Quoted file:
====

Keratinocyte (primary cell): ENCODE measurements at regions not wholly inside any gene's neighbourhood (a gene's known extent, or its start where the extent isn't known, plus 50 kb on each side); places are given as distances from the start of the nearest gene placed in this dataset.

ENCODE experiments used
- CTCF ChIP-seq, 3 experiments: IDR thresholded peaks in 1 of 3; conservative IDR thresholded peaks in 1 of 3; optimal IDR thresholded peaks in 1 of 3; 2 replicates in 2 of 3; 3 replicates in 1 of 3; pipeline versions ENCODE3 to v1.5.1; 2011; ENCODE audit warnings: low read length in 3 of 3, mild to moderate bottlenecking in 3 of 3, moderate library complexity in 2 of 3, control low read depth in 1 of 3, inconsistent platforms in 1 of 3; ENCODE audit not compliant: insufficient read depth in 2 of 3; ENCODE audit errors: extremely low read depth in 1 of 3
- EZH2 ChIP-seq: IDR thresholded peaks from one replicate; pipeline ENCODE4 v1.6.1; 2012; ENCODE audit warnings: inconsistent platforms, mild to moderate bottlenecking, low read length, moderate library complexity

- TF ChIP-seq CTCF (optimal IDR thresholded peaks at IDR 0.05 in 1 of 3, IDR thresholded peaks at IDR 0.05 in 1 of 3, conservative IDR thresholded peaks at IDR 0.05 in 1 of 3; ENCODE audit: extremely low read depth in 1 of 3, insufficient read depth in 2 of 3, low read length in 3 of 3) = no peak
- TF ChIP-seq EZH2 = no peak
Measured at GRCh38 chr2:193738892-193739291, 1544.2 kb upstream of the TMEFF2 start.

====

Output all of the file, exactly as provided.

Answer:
Keratinocyte (primary cell): ENCODE measurements at regions not wholly inside any gene's neighbourhood (a gene's known extent, or its start where the extent isn't known, plus 50 kb on each side); places are given as distances from the start of the nearest gene placed in this dataset.

ENCODE experiments used
- CTCF ChIP-seq, 3 experiments: IDR thresholded peaks in 1 of 3; conservative IDR thresholded peaks in 1 of 3; optimal IDR thresholded peaks in 1 of 3; 2 replicates in 2 of 3; 3 replicates in 1 of 3; pipeline versions ENCODE3 to v1.5.1; 2011; ENCODE audit warnings: low read length in 3 of 3, mild to moderate bottlenecking in 3 of 3, moderate library complexity in 2 of 3, control low read depth in 1 of 3, inconsistent platforms in 1 of 3; ENCODE audit not compliant: insufficient read depth in 2 of 3; ENCODE audit errors: extremely low read depth in 1 of 3
- EZH2 ChIP-seq: IDR thresholded peaks from one replicate; pipeline ENCODE4 v1.6.1; 2012; ENCODE audit warnings: inconsistent platforms, mild to moderate bottlenecking, low read length, moderate library complexity

- TF ChIP-seq CTCF (optimal IDR thresholded peaks at IDR 0.05 in 1 of 3, IDR thresholded peaks at IDR 0.05 in 1 of 3, conservative IDR thresholded peaks at IDR 0.05 in 1 of 3; ENCODE audit: extremely low read depth in 1 of 3, insufficient read depth in 2 of 3, low read length in 3 of 3) = no peak
- TF ChIP-seq EZH2 = no peak
Measured at GRCh38 chr2:193738892-193739291, 1544.2 kb upstream of the TMEFF2 start.